I am not certain this historical adventure altogether suits the directorial style of Jacqueline Audry. The action sequences do not quite come off but she is at her very best in the intimate scenes, of which there are thankfully quite a few.
Written by Cecil Saint-Laurent, best known for his series 'Caroline Cherie', this concerns the mission of the Chevalier Charles d'Eon to disrupt the potential alliance between Russia and Prussia. The story is given added piquancy by the fact that Charles is actually Genevieve!
Charles/Genevieve is played by Andree Debar in her last film before going into production. She is no great shakes as an actress but her androgynous looks make her ideal casting and her scenes with the lusty Dragoon of Gabriele Ferzetti work very well.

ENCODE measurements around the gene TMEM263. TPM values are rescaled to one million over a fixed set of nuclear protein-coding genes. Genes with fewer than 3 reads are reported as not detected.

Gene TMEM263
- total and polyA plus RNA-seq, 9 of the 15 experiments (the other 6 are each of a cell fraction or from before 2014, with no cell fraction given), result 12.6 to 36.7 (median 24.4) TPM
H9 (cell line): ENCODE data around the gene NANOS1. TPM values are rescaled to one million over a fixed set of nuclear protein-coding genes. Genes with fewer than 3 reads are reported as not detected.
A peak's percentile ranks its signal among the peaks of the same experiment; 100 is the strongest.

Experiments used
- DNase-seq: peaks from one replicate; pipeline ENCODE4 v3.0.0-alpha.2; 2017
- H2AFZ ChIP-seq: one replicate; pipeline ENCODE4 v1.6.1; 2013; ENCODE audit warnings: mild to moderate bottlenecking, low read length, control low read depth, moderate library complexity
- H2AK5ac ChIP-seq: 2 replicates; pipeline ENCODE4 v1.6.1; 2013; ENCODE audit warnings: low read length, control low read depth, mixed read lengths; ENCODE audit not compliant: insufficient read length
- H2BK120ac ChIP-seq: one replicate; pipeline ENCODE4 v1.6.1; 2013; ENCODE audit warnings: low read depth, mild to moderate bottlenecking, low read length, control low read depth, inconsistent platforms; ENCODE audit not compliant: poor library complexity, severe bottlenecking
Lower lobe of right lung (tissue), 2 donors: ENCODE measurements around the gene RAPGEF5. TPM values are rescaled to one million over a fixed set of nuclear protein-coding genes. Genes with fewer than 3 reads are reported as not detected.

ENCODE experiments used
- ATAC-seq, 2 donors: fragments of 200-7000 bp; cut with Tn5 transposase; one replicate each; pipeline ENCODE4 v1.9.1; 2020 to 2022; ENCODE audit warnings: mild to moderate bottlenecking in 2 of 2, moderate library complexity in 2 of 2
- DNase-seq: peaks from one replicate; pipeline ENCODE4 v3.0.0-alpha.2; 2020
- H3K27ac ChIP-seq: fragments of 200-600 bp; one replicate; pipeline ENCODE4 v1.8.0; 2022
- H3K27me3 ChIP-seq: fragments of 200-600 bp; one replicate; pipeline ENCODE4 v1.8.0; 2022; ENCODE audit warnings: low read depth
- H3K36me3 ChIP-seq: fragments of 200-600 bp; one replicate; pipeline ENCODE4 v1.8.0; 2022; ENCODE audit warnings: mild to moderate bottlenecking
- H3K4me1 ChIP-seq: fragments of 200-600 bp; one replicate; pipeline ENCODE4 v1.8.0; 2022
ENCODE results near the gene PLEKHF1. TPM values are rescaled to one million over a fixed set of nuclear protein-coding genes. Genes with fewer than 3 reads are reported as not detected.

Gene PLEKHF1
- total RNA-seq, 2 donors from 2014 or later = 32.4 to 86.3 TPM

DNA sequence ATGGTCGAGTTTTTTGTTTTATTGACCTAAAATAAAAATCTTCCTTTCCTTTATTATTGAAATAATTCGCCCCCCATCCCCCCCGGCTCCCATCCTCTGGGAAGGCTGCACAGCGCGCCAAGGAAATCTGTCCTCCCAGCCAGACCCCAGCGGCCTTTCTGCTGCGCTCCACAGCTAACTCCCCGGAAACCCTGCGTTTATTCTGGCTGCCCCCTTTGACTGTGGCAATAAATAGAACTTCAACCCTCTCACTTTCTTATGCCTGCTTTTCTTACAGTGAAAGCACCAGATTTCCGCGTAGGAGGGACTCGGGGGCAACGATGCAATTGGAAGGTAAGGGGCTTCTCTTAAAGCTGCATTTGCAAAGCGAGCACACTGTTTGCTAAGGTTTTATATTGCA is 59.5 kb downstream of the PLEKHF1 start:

Husband and wife team Jean Desailly and Simone Valere play Louis XV and his maitresse-en-titre Madame de Pompadour and I regret never having seen either of these excellent artistes on stage. One cannot fail to mention the divine Dany Robin as la Comtesse de Monval.
The film is really made worthwhile by the impressive scenes in the Russian court involving Catherine the Great. As Russia's longest-serving female ruler she is depicted here as astute, autocratic, vain, sexually voracious and cruel, having not the slightest hesitation in giving anyone who displeases her a one-way ticket to Siberia. This role is a veritable gift to any actress and she is played to perfection here by the wondrous and magnificent Isa Miranda who relishes every second on screen. She is seamlessly dubbed by Jaqueline Porel.
This film boasts tremendous production values and looks glorious in both Eastmancolor and the essentially French 'Dyaliscope'.
Jacqueline Audry is an unfairly neglected director and although this piece has merit I would not necessarily rush to recommend it to anyone who is coming to her films for the first time. It remains however a most pleasing way of spending an hour and a half.